Sales Proposals That Matter


Excited, happy girl giving thumbs up showing success, isolated on pink background.

Many sales leaders dismiss the value of good proposals and quotes. They look at those documents as a hurdle to securing the win, and they do everything they can to circumvent the process. Of course, with leaders who have this attitude, it’s no surprise that the sales teams follow suit and provide lackluster proposals. It is also not surprising to learn that these businesses wish their close rates were higher.


There is a lot to be gained by producing outstanding written proposals and quotes, especially for transactional businesses—companies that sell products or services that are not purchased through a formal RFP process. Customers ask for proposals for a reason: to share that information internally; to obtain the proper signoff from the business; or simply to compare apples-to-apples when weighing your product or service against other vendors (even if they have told you they are not looking at anyone else—but that’s a topic for another day).

So if we recognize that quotes and proposals play a valuable role in the sales cycle, and that it’s in our best interest to produce a perfect presentation to send to the customer, what can we actually do to make proposals that matter to the customer?

Producing Exceptional Proposals

First, it’s all about concise quality. The proposal needs to quickly instill confidence in you and your company, both to those who have had sales interactions with you, and to their superiors or colleagues who may never have heard your voice. Everything you do in the sales process to create the vision of your firm as the solution to your customers’ biggest challenges, you now have to do in writing. And just like a sales call that has a specific time limit, your proposal has to do that with the brevity and impact of an elegant tweet.

In addition to being concise and easy to understand, there are a few simple writing rules to keep in mind. First, it’s important to know your audience. Make sure you’re speaking their language. Text should be straightforward and written at an 8th-grade reading comprehension level. Don’t write more about yourself than your customer. Your job is to show the customer, in writing, why their business will improve by working with you. If you spend the entirety of the document talking about yourself, you will be forgotten as soon as they pick up the next proposal to review.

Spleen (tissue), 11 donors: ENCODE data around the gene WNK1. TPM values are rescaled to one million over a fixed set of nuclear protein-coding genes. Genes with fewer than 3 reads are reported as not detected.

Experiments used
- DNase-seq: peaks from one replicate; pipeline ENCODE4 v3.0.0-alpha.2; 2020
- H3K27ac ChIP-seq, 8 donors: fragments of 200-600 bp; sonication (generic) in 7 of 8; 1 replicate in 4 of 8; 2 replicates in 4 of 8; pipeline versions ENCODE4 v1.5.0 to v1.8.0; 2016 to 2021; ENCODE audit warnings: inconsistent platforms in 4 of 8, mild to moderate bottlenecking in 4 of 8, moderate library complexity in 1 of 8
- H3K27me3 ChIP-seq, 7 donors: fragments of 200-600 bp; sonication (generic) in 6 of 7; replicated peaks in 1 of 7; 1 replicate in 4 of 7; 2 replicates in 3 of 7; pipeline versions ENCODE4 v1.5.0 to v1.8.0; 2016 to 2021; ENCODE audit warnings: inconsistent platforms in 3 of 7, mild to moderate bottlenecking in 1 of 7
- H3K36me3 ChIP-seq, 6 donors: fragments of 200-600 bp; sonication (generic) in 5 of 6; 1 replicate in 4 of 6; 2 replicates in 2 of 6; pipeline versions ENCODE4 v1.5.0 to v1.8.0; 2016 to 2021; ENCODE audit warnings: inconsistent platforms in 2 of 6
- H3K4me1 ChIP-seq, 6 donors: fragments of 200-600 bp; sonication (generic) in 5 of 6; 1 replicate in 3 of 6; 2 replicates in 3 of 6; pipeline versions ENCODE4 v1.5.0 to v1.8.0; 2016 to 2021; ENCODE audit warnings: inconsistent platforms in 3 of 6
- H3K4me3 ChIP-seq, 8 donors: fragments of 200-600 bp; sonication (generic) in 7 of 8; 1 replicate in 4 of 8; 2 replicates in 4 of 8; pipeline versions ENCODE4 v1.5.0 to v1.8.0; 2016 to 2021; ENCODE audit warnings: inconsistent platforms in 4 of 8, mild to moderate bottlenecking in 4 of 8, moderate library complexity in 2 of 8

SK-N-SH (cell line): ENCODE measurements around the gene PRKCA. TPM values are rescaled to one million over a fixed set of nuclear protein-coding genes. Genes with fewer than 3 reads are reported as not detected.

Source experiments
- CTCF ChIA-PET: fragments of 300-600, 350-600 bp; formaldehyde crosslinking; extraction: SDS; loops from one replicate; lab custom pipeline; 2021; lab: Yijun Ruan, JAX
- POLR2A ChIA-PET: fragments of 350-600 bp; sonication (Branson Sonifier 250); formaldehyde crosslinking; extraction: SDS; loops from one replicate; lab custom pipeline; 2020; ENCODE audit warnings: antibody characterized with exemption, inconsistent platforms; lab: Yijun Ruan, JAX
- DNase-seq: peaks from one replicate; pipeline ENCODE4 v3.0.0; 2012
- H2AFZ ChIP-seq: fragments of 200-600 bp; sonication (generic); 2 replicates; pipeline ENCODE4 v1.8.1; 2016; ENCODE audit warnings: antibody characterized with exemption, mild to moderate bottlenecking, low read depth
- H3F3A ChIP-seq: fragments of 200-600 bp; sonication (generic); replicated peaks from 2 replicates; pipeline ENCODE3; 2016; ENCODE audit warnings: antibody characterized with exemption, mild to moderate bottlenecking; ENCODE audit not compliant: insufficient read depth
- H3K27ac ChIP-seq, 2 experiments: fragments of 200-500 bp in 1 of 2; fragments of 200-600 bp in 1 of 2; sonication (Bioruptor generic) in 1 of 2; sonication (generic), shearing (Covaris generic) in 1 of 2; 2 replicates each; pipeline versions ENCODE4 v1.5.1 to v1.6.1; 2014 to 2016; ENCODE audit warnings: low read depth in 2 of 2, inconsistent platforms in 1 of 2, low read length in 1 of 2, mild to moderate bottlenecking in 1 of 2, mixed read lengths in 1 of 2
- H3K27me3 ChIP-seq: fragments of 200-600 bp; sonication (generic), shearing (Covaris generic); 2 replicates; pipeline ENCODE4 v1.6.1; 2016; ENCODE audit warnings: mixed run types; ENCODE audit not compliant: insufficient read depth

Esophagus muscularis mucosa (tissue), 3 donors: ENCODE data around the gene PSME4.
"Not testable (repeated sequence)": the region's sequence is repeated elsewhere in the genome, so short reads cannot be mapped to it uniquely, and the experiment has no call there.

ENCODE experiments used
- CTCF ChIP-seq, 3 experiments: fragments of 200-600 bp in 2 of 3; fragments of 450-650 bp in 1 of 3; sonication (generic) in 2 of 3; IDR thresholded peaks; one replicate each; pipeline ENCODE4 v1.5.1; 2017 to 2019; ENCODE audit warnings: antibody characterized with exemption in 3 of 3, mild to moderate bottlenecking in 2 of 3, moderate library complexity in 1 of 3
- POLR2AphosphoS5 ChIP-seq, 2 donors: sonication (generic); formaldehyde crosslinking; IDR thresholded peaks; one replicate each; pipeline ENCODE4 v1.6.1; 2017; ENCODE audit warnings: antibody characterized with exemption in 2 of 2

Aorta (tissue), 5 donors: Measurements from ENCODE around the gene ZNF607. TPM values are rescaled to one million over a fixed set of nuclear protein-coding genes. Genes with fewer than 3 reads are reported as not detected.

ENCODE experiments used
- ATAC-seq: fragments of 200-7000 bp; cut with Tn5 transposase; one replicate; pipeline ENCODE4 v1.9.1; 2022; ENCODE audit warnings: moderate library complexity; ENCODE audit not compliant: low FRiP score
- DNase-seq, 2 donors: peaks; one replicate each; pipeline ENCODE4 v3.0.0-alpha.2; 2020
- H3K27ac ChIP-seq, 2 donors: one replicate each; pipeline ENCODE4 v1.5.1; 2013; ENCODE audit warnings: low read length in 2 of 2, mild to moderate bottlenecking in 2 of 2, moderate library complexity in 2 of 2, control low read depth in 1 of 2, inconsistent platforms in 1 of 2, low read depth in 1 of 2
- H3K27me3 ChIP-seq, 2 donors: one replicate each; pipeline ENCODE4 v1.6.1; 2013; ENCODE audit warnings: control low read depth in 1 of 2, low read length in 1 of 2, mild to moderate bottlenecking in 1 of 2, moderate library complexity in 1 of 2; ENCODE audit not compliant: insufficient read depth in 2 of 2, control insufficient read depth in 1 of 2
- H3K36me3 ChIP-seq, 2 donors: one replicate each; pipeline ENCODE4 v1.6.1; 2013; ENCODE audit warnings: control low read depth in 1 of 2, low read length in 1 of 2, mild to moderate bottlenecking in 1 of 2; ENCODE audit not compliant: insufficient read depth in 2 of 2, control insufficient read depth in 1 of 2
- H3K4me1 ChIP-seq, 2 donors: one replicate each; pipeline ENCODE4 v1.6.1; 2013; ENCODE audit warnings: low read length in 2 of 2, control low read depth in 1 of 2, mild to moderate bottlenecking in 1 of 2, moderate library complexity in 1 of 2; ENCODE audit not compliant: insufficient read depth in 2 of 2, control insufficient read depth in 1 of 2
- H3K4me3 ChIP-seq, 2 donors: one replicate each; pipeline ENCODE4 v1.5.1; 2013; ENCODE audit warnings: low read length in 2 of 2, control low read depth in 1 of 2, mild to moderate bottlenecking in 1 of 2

Make It Visual

Content is king, and without the right numbers in your quote and the right arguments in your writing, you will fail. Assuming you can get that worked out—and you produce something short enough even a CEO would read—then you have only passed the first hurdle. Next, you have to produce a proposal that looks appealing so someone will actually pick it up and take the time to read it. There are a few simple things you can do to achieve this.

Your design of the overall proposal needs to be something that’s easy to read. If you didn’t get at least a bachelor’s degree in graphic design, you’re not qualified to design… so don’t! What you can do is use a template that was produced by someone who knows what they’re doing. If that’s just not possible, make sure you keep it clean and simple. Stick to one font family, two at the most. Make sure your headers and footers are consistent, that page numbers are always in the same spot, and items don’t “jump” from page to page. Leave plenty of white space—in fact, don’t ever feel like you have to “fill up” the page. Your readers will thank you—by selecting your company as their vendor!

After you have the basics like content and design covered, try to focus on using imagery in your proposal. Avoid kitschy clip art which can hurt your reputation or make you look like a dinosaur. There are plenty of sites where you can find modern, low-cost images. Visuals are important because, like the old adage says, a picture is worth a thousand words. More scientifically speaking, visuals are processed 60,000x faster in the brain than text (source: Neo Mammalian Studios). To put that in perspective, if your sales cycle is typically one year, and you could improve by 60,000 times, your deal would close in less than nine minutes—wouldn’t we all love that? So take advantage of human evolution and psychology and employ images whenever possible to reinforce your point.

Audit to Win

Then you’re done, right? Wrong! You need to make sure that what you’ve done is going to impress the customer. This is where you need to take the time to review the proposal with a keen eye for detail. Having your proposal proofread by a professional is ideal, but if that’s not possible given time and budget, ask someone in your organization (or your facebook friends, even!) for their invaluable insight.

Proposals matter because customers expect a high level of performance from your organization. If you have presented well, spoken well, and set the expectation that the customer will receive exceptional service once they’re engaged, then providing them a sub-par proposal hurts or even kills your reputation. Conversely, if you execute flawlessly, you have everything to gain.

This article first appeared in Top Sales World this week.

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